Risks of Cooking With Halogen Heat
Halogen ovens and stovetops are cooking appliances that are able to generate heat extremely fast. These ovens heat by releasing bursts of red light. Halogen moves heat through the air.
Sometimes this heat reaches the food directly and cooks it evenly without any conduction, while other times the heat strikes a cooking utensil and cooks in the same way those traditional stoves cook. While effective, halogen cooking devices sometimes have drawbacks.
Halogen heat only works with cooking materials made out of magnetic materials, such as stainless steel and cast iron. Aluminum, copper and glass are not effective when using halogen heat, according to the Induction Site website. Therefore, those who have just installed a halogen oven might have to replace their pots and pans.
Some cooks think that halogen is not as strong as other kinds of cooking mediums and that pro gas ranges are much stronger, according to the Induction Site.
Halogen heat may produce radiation hazards. The European Union investigated human immune system problems, cardiac effects, nervous system effects, neuralbehavioral effects, ocular effects, genotoxicity, carcinogenisis and problems with melatonin production, according to the Induction Site. According to the United States Department of Labor, this research is continuing, as of 2010.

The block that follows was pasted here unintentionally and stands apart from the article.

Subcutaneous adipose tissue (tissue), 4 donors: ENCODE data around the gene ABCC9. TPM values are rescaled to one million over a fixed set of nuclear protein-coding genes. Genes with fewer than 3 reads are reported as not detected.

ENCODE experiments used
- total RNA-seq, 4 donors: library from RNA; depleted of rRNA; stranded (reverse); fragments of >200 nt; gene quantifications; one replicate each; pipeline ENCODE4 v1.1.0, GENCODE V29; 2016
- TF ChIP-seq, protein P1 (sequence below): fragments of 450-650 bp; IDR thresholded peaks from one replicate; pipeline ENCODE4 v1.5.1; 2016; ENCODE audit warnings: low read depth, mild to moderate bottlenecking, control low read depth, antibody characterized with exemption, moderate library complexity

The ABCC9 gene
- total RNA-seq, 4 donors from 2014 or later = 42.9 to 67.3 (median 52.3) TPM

Halogen cooking uses electricity. If there is an electrical power outage, the halogen cooking appliances will not be usable, according to the Induction Site. However, homeowners can use propane-powered backup generators for events in which the power goes out and the halogen appliance needs a different source of energy.
Lack of Flames
Halogen cooking does not produce flames, which makes it impossible for foods to be charred when cooking. However, the Induction Site maintains the lack of flames increases the safety of the halogen stove.
Halogen can be more expensive when electricity prices go up. However, halogen heat becomes more affordable when gas prices go up or when electricity prices go down, according to the Induction Site.
The halogen oven can cause an electric shock if the cord becomes wet. The appliance can also become dangerous if the electric plug becomes damaged, according to GE Housewares. The oven should not ever be immersed in water.
Halogen ovens are not likely to burn those who are using them because the actual oven itself does not generate heat but instead relies on the container to create heat. However, the food and the cooking utensils can still be hot, and those using the halogen oven can still accidentally burn themselves, according to GE Housewares. This is especially a problem when cooking with water or oils, since they can become heated and accidentally burn.
Charles Pearson has written as a freelancer since 2009. He has a B.S. in literature from Purdue University Calumet and is currently working on his M.A. He has written the ebooks "Karate You Can Teach Your Kids," "Macadamia Growing Handout" and "The Raw Food Diet."